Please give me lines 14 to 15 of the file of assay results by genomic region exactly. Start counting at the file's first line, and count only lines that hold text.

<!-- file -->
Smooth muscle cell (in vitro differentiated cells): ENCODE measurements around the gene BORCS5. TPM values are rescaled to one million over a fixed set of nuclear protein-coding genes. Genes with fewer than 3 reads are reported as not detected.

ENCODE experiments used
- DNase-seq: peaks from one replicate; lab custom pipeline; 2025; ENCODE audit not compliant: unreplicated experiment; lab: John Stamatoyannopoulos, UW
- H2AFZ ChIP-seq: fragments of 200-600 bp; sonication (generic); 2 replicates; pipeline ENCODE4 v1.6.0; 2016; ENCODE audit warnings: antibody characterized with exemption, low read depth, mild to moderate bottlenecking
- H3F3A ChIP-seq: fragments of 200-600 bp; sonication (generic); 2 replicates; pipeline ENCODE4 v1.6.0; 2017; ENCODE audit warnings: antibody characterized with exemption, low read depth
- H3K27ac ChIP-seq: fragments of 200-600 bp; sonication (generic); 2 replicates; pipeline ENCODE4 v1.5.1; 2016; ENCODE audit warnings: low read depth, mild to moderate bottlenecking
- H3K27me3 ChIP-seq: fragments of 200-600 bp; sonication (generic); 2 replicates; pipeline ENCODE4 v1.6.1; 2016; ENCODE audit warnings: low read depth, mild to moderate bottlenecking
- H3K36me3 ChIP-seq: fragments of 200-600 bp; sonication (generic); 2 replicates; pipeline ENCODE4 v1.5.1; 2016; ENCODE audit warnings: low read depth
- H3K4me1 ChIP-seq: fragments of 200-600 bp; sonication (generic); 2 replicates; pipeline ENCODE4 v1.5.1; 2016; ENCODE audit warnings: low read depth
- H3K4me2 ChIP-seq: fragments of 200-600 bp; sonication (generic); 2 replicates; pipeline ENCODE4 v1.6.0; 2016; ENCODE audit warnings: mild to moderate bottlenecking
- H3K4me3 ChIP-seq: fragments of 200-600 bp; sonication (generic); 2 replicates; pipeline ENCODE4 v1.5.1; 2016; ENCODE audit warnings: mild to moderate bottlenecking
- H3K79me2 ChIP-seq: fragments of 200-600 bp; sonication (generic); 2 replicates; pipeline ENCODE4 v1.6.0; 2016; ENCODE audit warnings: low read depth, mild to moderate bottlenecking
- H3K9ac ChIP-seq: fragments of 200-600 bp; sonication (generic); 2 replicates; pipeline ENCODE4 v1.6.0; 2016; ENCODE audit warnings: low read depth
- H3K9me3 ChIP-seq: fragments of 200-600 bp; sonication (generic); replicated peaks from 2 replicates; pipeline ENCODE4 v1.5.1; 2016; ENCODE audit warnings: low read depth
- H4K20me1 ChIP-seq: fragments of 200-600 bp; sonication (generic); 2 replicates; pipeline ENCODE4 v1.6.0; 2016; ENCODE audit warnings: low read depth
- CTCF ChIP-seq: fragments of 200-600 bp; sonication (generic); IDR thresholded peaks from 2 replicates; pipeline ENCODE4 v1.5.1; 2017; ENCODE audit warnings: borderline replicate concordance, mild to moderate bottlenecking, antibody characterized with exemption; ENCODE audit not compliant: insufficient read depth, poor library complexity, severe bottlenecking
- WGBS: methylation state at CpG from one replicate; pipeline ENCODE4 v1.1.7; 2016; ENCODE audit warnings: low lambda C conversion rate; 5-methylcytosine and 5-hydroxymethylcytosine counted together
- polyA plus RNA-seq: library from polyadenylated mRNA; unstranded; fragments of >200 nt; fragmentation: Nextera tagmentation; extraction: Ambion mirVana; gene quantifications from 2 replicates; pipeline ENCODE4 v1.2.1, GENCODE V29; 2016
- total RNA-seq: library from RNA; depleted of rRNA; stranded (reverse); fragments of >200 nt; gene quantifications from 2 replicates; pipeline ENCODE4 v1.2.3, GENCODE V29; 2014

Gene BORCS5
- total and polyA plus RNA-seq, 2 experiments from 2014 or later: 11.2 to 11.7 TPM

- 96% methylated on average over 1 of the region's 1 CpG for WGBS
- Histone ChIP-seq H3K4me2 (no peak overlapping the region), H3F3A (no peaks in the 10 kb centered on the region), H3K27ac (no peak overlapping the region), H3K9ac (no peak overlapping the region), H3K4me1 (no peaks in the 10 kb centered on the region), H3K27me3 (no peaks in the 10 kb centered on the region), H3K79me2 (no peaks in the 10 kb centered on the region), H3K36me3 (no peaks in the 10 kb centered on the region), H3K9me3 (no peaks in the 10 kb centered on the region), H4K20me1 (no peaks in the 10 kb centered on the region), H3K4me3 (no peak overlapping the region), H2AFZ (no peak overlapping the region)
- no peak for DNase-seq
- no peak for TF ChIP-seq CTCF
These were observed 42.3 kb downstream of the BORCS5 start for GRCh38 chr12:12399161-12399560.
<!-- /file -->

- H3K9me3 ChIP-seq: fragments of 200-600 bp; sonication (generic); replicated peaks from 2 replicates; pipeline ENCODE4 v1.5.1; 2016; ENCODE audit warnings: low read depth
- H4K20me1 ChIP-seq: fragments of 200-600 bp; sonication (generic); 2 replicates; pipeline ENCODE4 v1.6.0; 2016; ENCODE audit warnings: low read depth